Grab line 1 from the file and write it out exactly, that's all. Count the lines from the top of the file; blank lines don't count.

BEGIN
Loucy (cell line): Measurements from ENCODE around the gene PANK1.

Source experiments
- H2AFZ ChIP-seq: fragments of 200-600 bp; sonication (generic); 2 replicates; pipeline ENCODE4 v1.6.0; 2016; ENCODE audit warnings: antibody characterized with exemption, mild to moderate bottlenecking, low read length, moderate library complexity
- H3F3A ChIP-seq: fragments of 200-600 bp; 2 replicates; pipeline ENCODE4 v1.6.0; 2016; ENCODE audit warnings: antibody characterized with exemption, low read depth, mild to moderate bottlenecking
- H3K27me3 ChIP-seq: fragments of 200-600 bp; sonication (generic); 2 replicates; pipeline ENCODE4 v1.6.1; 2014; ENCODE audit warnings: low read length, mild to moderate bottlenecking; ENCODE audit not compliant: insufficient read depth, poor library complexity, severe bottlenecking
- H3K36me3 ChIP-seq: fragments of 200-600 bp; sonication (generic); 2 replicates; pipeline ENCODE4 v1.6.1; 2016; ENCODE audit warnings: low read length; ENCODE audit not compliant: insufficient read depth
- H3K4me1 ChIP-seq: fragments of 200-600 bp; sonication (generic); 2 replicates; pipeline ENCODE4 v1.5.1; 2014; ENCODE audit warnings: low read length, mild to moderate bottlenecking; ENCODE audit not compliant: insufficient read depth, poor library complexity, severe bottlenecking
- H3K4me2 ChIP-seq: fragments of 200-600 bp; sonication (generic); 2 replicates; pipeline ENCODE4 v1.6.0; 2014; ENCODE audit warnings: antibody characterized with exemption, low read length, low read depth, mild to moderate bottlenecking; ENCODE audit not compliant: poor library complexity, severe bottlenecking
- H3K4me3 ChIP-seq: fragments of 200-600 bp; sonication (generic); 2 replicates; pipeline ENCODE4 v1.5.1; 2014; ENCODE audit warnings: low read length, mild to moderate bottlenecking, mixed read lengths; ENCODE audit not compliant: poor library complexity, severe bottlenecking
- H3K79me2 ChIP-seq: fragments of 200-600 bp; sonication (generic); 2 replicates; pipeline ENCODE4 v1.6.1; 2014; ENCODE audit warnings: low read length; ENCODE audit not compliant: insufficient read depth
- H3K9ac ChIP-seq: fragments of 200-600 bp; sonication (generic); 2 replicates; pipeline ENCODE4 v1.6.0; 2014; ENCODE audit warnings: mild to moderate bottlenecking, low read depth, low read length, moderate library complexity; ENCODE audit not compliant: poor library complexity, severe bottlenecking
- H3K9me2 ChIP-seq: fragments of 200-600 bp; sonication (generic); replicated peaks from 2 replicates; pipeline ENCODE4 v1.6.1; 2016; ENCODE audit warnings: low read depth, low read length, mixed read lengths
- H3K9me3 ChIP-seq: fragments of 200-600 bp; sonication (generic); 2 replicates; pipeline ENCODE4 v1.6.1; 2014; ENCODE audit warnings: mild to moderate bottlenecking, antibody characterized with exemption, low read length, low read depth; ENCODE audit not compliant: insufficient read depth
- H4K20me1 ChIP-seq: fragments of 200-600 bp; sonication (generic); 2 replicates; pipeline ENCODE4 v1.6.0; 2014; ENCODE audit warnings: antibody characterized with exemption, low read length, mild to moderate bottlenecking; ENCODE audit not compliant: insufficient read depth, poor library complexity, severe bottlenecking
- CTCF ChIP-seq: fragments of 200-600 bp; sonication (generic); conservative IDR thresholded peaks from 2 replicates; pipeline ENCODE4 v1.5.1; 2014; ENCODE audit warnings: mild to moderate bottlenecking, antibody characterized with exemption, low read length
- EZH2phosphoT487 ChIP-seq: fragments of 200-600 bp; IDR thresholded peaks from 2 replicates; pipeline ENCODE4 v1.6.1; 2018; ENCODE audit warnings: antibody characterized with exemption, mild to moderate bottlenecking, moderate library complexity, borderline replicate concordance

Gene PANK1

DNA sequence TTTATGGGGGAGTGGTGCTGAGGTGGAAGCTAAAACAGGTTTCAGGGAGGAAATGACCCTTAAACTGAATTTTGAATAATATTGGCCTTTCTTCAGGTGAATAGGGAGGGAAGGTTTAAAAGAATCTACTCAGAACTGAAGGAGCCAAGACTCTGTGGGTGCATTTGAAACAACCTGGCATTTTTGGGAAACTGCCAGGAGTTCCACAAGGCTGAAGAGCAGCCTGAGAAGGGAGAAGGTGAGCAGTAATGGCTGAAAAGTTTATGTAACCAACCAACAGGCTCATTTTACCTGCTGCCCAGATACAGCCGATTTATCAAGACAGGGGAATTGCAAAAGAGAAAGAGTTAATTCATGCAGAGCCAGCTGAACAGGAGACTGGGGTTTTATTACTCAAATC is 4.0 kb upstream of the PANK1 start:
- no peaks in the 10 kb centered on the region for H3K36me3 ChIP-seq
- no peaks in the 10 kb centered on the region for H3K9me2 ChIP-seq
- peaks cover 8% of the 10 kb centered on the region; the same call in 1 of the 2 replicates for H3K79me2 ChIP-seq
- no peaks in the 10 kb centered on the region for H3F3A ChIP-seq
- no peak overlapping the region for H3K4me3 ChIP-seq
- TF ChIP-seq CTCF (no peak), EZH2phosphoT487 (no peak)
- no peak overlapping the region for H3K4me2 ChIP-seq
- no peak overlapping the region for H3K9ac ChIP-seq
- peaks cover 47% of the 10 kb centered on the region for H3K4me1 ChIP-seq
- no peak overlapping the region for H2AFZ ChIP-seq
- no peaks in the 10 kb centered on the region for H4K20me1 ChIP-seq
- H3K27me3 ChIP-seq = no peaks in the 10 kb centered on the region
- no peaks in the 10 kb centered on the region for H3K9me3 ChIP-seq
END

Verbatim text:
Loucy (cell line): Measurements from ENCODE around the gene PANK1.